The London Olympic Games and Paralympic Games Act 2006

Given the breadth of the new London Olympic Association Right (LOAR), it will be surprising if there are not a number of high profile casualties in the build up to the London Olympic Games. In addition to existing Olympic protection regulations, the LOAR grants the London Organising Committee of the Olympic Games wide powers to prevent any form of unauthorised association in the course of trade between a business and the London Olympics. “Any” association means just that - so any word, image or sound is caught. There is even a list of ‘banned expressions’ (eg the use of combinations of the words “Games”, “2012”, “London”, “summer” etc could amount to an offence). Hailed as “the most draconian intellectual property law ever enacted”, this is definitely one advertising trap to avoid.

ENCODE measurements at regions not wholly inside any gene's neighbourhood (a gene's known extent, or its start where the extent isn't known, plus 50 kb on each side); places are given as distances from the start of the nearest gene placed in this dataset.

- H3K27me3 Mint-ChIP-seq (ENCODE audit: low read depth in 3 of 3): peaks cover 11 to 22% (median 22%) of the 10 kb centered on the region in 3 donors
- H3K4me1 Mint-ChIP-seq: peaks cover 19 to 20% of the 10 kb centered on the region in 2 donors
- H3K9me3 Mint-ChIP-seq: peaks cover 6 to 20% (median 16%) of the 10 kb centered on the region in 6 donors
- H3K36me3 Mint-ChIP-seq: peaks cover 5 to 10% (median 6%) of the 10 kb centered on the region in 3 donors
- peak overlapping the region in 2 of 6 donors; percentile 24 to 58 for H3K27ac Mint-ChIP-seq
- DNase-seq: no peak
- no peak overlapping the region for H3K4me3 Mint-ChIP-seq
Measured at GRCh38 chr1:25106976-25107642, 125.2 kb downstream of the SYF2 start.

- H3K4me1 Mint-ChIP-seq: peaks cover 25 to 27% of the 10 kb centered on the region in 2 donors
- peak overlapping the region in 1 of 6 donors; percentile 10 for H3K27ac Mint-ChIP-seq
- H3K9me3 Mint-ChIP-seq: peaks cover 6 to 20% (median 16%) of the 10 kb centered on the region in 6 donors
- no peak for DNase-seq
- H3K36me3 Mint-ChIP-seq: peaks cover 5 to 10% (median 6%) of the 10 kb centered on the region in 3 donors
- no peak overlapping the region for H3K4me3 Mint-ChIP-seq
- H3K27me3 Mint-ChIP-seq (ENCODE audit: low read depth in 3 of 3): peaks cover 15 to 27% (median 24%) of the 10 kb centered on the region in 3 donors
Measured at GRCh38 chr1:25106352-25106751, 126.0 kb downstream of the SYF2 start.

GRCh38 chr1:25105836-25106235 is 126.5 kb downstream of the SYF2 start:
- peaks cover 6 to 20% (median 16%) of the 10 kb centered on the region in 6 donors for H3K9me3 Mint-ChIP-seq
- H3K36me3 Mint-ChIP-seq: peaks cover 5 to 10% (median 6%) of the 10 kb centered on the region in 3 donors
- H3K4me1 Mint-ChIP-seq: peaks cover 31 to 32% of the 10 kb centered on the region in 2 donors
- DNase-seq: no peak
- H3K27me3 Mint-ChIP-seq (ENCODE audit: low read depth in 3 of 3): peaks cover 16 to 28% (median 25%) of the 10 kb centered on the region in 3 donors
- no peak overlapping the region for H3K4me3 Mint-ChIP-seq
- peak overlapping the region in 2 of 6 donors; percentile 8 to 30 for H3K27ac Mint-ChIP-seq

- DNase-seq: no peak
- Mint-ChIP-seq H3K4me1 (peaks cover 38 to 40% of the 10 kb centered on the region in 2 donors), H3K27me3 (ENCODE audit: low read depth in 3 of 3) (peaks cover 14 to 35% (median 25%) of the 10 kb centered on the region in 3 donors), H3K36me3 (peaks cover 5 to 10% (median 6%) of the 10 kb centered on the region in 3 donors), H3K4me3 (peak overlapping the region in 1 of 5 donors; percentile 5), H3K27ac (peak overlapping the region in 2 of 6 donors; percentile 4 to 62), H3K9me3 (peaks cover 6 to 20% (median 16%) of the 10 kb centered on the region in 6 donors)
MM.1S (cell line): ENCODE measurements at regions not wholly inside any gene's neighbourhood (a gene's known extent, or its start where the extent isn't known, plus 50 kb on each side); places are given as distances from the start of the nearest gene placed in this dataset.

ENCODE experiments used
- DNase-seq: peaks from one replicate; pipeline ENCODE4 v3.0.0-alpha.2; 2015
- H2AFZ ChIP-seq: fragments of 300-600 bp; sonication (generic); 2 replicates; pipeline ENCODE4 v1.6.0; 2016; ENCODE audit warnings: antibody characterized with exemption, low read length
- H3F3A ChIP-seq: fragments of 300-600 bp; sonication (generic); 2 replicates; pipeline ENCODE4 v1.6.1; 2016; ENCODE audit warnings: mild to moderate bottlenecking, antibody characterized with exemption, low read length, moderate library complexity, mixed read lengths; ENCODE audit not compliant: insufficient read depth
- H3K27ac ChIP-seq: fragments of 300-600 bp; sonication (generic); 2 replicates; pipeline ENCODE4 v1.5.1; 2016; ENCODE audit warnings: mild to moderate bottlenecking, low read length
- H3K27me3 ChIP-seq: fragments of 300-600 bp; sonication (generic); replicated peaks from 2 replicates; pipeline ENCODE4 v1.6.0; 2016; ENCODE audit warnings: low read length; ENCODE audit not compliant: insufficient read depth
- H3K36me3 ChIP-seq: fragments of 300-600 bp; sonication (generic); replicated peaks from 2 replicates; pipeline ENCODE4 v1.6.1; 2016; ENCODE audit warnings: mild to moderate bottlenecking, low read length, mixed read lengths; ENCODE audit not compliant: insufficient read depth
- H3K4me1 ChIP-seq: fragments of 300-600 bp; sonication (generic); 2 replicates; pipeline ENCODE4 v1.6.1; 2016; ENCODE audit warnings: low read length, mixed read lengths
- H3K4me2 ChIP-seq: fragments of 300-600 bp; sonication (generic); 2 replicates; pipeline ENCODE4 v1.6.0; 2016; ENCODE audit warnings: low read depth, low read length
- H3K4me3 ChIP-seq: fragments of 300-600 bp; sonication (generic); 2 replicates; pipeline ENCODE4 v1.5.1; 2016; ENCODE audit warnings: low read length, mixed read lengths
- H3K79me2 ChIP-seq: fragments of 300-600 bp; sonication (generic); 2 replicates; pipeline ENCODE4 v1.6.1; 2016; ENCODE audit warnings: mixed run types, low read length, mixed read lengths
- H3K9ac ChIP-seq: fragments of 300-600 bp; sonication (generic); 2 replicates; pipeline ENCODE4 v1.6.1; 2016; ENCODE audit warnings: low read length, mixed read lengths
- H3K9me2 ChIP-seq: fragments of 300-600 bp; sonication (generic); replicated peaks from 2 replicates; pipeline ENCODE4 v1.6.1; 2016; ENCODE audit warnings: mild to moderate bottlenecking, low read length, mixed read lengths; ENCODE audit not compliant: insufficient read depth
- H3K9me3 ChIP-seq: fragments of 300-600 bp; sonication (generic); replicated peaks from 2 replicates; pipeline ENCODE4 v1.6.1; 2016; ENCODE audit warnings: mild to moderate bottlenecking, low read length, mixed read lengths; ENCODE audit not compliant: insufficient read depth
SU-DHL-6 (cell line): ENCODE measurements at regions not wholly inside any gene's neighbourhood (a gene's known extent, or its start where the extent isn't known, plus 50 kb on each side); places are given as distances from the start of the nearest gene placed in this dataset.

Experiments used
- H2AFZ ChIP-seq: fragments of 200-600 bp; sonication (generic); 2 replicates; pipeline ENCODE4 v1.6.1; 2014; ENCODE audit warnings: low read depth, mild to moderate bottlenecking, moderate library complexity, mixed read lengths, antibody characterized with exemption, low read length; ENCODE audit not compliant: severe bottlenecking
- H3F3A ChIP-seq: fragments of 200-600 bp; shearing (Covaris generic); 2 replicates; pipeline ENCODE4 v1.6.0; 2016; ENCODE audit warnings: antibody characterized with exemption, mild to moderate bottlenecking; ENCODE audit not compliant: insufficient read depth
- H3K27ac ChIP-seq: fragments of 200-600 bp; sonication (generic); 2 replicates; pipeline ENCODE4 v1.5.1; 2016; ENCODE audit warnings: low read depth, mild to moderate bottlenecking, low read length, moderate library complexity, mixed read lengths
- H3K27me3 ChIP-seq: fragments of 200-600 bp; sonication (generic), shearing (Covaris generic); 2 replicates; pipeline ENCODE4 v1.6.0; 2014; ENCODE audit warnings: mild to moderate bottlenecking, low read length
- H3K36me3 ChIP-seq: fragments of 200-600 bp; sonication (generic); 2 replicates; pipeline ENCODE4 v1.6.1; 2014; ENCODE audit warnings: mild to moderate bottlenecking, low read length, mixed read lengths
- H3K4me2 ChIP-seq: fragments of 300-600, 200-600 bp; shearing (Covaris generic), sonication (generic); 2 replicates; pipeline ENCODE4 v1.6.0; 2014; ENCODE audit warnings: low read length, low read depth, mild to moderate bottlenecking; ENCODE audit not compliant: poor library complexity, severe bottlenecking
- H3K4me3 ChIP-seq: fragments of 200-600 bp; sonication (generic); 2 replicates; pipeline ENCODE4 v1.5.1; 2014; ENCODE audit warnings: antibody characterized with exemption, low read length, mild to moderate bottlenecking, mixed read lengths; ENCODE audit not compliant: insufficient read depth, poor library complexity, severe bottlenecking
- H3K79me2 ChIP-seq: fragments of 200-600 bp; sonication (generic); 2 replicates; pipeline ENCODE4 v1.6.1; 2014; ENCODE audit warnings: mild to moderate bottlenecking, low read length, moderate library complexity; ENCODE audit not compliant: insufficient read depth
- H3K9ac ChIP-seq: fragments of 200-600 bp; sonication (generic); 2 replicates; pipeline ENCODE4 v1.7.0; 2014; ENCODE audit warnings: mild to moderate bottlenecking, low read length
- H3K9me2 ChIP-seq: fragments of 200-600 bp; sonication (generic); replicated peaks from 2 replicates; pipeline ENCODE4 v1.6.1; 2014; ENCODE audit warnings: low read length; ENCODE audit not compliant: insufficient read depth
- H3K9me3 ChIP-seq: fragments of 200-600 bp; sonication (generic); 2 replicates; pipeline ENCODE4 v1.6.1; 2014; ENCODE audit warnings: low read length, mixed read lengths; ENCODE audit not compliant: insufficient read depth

Racy advertising is not the natural path for an accountancy firm to take, even if the ICAEW’s 1995 campaign might suggest otherwise. Even so, case law and adjudications clearly show that even the most innocuous-looking marketing can land a firm in hot water. The best advice is to simply remember that very fact, and to build legal consultation as early as possible into the creative process such that the firm’s name is kept in the spotlight for all the right (and not all the wrong) reasons.